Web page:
Sunday, January 16, 2011

You Can't Be 'Just a Little Pregnant'

Steven DB, who abandoned legit Anime releases for torrents awhile back, seems to have found his guilty conscience - but in a rather odd way.

Steven abandoned the R1 industry a couple of years ago because no one here 'could produce what he wanted when he wanted it'. OK, fair enough. It certainly is hard to participate in the hard core Anime 'geek' community if you are relying on DVD releases. But now he is having issues downloading Anime torrents - but only from groups that rip off Crunchyroll.

Really Steven? You know what they say about being 'a little pregnant'? -_^

I think Steven's logic here is bit obtuse. He's all in. Why would he feel guilty about anything at this point?

15 comments:

Hale Adams said...

My two cents' worth in Steven's defense:

He *does* buy R1 versions of the series he downloads if they make here to these shores.

..... and that's the rub, Robert. They don't often make it to these shores, so using Crunchyroll at least puts some money in the hands of the producers, where they would not otherwise get any R1 money at all for those series. The impression I get from his post is that he sometimes uses other fansub-circles for his downloads, simply because Crunchyroll's product is sometimes pretty lousy.

(And no, I'm not pure as the driven snow, either. I've never downloaded any anime-- I'm an old dog and new tricks are hard to learn-- but I have waaaaaaay too many SonMay anime soundtrack CDs in my collection, left over from my days as an anime newbie in the mid-'90s, when I didn't know any better. [hangs head in shame] For anybody in the mid-Atlantic region, I need only say two words: Pandora's Cube. [shuffles feet])

Now, do I have a solution for the problem of bit-torrenting anime, with no revenues going to the owners and producers of a series? No. But I have to wonder if it's possible to make DVDs in small batches for export to R1. I'm thinking of the printing-on-demand services like lulu.com, which allows an author to stash an electronic, ready-to-print version of his work with Lulu, who then print as many or as few copies of his work as needed to fill orders. Has anybody tried that with DVDs?

Robert said...

Well, let me just say that I love Steven, and I love reading his blog. I'm just here to remind him that if he's going to steal Anime, he does not need to start worrying about what which parts of the industry he's hosing. Downloading hoses everyone. He needs not pick and choose which parts get screwed over less.

He *does* buy R1 versions of the series he downloads if they make here to these shores.

Well, he used to. Not so much anymore. I just don't think he see's the need. Steven's purchasing habits have always been important to us, because I've always felt that if someone like Steven stops buying Anime, that's when I can realistically say the industry is probably doomed. I'm not ready to say that just yet though.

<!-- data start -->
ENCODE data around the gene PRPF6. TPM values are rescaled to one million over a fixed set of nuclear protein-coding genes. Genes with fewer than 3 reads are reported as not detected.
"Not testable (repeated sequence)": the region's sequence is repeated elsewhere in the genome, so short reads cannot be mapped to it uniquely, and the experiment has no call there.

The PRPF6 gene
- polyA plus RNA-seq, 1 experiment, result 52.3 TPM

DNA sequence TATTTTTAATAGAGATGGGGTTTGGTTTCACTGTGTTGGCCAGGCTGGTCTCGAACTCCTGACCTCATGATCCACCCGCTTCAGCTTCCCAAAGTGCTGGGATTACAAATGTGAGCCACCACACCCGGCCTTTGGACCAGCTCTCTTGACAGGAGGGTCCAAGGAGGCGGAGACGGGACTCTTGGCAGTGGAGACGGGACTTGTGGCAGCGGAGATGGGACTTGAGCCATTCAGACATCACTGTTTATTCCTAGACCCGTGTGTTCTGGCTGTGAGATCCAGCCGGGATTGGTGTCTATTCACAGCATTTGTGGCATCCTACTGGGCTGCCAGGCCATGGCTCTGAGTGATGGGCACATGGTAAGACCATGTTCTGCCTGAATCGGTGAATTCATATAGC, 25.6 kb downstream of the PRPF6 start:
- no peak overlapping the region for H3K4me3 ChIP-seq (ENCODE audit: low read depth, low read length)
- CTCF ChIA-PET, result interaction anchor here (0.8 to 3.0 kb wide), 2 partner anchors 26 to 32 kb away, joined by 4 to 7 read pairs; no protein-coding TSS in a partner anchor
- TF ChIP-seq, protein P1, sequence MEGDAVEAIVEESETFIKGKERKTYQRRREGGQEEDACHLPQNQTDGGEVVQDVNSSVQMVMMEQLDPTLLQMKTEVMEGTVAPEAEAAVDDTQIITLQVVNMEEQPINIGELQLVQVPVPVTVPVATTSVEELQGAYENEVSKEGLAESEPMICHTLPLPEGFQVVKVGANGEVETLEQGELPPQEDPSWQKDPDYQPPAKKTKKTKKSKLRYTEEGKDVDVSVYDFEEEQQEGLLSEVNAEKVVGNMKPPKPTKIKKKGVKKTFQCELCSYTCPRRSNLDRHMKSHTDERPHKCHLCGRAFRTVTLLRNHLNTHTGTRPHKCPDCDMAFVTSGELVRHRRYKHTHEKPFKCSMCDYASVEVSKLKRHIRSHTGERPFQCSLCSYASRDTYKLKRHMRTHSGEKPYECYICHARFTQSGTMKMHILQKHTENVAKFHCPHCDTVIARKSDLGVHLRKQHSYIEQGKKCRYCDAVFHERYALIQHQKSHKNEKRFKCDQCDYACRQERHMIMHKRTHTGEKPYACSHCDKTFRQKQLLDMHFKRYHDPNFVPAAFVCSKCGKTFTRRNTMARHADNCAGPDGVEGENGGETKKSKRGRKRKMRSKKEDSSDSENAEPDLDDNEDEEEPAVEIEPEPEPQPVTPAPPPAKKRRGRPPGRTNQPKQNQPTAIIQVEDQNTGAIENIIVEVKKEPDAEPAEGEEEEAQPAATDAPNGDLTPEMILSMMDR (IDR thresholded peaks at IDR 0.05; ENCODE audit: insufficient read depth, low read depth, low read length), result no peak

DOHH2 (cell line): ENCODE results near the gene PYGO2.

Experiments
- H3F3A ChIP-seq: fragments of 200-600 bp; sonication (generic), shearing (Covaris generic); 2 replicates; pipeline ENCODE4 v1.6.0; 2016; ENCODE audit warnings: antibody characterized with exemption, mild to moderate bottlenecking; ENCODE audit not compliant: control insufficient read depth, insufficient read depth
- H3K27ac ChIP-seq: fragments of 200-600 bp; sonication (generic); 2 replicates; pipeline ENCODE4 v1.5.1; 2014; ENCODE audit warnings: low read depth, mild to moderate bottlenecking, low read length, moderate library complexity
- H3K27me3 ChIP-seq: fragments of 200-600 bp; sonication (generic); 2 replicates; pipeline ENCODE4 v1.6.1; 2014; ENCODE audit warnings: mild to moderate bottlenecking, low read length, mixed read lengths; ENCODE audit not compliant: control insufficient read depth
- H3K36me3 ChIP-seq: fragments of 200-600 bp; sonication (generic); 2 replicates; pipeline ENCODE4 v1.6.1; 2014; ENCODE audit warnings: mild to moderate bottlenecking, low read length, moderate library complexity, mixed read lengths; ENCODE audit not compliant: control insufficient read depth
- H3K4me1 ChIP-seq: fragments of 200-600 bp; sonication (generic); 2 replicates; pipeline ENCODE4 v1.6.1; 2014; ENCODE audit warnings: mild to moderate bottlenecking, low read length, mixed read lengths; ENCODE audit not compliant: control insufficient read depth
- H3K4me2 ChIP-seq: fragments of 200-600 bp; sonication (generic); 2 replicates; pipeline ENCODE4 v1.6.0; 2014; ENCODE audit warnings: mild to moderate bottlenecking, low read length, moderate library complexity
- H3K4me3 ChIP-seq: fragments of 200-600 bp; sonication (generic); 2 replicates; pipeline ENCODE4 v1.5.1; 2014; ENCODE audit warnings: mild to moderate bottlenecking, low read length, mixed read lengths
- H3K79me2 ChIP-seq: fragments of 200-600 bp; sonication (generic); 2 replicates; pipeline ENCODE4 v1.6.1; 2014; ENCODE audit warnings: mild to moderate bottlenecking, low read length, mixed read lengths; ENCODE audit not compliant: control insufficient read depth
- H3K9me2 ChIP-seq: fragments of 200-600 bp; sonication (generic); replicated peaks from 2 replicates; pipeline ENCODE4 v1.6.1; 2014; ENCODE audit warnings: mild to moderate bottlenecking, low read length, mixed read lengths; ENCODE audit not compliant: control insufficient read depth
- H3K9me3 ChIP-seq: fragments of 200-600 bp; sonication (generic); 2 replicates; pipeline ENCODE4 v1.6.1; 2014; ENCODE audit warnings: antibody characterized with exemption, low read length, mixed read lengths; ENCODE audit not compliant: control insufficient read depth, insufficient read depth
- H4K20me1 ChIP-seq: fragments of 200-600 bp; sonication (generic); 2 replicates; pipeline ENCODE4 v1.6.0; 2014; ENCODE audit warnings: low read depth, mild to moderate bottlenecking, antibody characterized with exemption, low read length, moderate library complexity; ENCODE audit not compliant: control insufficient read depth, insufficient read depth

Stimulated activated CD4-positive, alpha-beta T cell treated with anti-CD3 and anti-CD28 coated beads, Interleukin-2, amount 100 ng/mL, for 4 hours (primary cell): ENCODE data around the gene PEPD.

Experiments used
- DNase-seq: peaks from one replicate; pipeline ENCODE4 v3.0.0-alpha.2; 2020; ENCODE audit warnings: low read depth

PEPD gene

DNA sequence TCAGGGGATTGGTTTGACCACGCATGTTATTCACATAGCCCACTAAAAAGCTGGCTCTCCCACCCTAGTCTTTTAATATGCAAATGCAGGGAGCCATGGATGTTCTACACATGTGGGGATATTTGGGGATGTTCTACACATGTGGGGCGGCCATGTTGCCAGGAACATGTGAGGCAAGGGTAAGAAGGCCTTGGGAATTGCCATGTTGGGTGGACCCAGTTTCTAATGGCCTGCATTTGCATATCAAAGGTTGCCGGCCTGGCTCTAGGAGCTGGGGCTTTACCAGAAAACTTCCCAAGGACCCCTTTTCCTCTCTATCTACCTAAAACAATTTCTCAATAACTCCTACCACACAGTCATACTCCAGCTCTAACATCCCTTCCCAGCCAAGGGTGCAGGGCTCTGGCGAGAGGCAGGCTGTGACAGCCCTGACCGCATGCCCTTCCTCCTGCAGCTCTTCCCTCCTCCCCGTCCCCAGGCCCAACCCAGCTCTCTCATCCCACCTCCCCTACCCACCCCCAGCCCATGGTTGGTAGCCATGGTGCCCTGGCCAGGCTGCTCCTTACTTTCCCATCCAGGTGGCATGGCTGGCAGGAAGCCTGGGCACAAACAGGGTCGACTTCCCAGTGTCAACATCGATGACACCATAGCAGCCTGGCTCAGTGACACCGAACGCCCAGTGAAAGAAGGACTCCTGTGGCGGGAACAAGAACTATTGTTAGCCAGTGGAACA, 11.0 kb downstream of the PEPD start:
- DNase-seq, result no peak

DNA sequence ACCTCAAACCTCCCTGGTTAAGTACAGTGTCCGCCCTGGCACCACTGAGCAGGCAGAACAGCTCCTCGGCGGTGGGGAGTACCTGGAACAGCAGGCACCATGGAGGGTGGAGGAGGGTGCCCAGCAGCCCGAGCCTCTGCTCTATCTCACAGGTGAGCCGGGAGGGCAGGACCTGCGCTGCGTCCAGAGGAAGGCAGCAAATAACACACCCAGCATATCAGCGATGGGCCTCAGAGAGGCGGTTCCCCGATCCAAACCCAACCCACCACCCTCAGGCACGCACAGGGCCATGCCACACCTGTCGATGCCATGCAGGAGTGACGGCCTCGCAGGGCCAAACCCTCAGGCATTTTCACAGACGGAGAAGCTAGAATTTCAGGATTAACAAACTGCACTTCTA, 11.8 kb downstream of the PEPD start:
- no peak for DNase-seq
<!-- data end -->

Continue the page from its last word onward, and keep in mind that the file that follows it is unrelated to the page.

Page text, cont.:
need only say two words: Pandora's Cube.

HEH. The gal that ran the store in College Park was SUCH an asshole too!

using Crunchyroll at least puts some money in the hands of the producers

Barely. And remember, Crunchyroll has yet to make $1 in profit as a company. If Crunchyroll is our future then Anime is probably finished, because under their revenue model the only thing anyone will be able to afford produce is total shit. They only work right now because Anime is still subsidized with multiple revenue streams. That whole 'ad supported' business model was dead on arrival when it was concocteda couple years ago, and is still just as dead today. Crunchyroll will eventually have to move to a 100% subscription based model, and it won't be $7 or $10 a month, it will have to be more like $7 or $10 a show, maybe more.

Anyway, a service like Crunchyroll will never satisfy viewers like Steven. Only on Torrents can he get EVERY episode of EVERY show almost immediately at no charge, choose the best version, and get them commercial free. That's what he wants. That's what everyone wants. Torrents are like Crack.

Has anybody tried that with DVDs?

I don't think anyone is going to put up half a million dollars to make an Anime if you tell them the big revenue stream after it's TV appearance is going to be a DVD on demand scheme, and I don't know what sort of Anime series you'll get for $50,000, but it won't be anything I want to watch. :-)

The Sci-Fi Fanatic said...

A fascinating post and one that really speaks to the state of the industry. More people should really be paying attention to find ways to protect the anime business.

Based on the conversation here I can't say that I'm entirely confident in its future.

Still, I'd like to believe if a quality product is offered it will find its paying audience, but then again this is anime and it's different.

Starcade, back on Leviathan said...

I have had no confidence in anime's future, and see nothing to indicate that I should.

I'm saddened, for I used to see the potential that anime could have, until stealing the product became the main impetus of getting it rather than a limited entry point.

Nagisa said...

Silly Steven. That's why I buy R2s.

Robert said...

Silly Steven. That's why I buy R2s.

With the exchange rate being what it is, it's too bad everyone can't afford to pay $25 per episode for R2 disks. We would import them them if there was any sort of market for them here - but there isn't.

Robert said...

This thread seems to be bringing out the best in all of us.

Nagisa said...

The exchange rate sucks, but what is a fan going to do? One of my favorite anime titles is D.C.~Da Capo~. No one is going to license it after all these years. I want to own it so I bought it. I'm hardly alone. Quite a few overseas fans do import some anime (although granted, not as many as buy domestic releases).

As for re-sellers, I'm guessing there isn't a market here because it's cheaper to just import them directly.